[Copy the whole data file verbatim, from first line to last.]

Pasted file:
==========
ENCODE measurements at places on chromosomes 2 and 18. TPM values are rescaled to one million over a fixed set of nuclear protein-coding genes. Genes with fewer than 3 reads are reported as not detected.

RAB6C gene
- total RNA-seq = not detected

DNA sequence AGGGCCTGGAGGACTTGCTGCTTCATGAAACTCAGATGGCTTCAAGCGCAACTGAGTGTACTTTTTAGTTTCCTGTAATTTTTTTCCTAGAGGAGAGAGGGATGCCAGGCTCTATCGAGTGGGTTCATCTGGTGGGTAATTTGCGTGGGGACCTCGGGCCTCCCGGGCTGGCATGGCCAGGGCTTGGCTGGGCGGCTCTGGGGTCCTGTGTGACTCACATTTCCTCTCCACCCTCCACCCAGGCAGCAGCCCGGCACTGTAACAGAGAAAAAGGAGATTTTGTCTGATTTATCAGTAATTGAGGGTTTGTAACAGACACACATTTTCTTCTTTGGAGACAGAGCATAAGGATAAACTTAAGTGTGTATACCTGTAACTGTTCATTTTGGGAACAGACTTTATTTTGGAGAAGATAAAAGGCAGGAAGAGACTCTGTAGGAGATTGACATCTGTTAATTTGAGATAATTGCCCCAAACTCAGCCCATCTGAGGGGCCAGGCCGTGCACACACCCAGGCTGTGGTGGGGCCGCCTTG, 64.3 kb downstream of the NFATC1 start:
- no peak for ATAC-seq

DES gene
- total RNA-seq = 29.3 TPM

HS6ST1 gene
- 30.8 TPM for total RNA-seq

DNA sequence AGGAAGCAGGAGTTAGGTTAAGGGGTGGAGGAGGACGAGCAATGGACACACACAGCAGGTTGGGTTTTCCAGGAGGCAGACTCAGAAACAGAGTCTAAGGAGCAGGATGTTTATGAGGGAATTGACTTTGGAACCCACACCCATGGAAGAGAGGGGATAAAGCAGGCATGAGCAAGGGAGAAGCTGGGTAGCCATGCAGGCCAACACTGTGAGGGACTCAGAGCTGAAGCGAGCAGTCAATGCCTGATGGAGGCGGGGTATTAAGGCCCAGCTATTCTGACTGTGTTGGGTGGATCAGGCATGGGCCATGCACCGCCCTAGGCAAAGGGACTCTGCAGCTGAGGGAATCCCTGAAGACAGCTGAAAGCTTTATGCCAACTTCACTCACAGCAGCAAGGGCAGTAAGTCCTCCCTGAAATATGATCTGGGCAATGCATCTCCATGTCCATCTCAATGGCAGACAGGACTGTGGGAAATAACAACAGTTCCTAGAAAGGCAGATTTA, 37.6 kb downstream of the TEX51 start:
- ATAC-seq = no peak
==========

ENCODE measurements at places on chromosomes 2 and 18. TPM values are rescaled to one million over a fixed set of nuclear protein-coding genes. Genes with fewer than 3 reads are reported as not detected.

RAB6C gene
- total RNA-seq = not detected

DNA sequence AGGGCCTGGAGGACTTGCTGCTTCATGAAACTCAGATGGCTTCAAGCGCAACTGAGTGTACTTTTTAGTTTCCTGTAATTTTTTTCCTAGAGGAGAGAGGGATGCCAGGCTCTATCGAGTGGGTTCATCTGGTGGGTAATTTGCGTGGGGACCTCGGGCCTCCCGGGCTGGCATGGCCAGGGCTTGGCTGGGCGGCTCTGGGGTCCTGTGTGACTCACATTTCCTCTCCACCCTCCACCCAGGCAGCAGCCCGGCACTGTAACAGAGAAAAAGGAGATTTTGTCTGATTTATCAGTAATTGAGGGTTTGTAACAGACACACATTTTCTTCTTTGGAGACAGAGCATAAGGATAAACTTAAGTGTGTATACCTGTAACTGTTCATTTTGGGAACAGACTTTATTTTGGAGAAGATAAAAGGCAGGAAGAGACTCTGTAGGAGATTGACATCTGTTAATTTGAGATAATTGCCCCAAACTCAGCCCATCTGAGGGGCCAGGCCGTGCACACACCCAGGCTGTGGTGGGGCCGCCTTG, 64.3 kb downstream of the NFATC1 start:
- no peak for ATAC-seq

DES gene
- total RNA-seq = 29.3 TPM

HS6ST1 gene
- 30.8 TPM for total RNA-seq

DNA sequence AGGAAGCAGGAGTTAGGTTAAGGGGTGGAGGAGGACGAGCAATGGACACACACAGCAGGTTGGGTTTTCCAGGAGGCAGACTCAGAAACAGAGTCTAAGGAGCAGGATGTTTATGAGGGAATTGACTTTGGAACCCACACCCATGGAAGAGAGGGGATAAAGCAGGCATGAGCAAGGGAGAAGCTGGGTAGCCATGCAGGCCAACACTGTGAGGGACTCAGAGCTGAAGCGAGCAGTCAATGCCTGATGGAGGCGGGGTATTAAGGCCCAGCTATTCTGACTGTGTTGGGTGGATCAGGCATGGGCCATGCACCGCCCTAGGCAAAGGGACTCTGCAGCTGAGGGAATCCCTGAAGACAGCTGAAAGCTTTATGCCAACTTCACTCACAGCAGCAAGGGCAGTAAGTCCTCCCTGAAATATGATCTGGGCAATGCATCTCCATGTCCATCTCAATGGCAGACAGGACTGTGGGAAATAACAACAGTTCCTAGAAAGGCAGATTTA, 37.6 kb downstream of the TEX51 start:
- ATAC-seq = no peak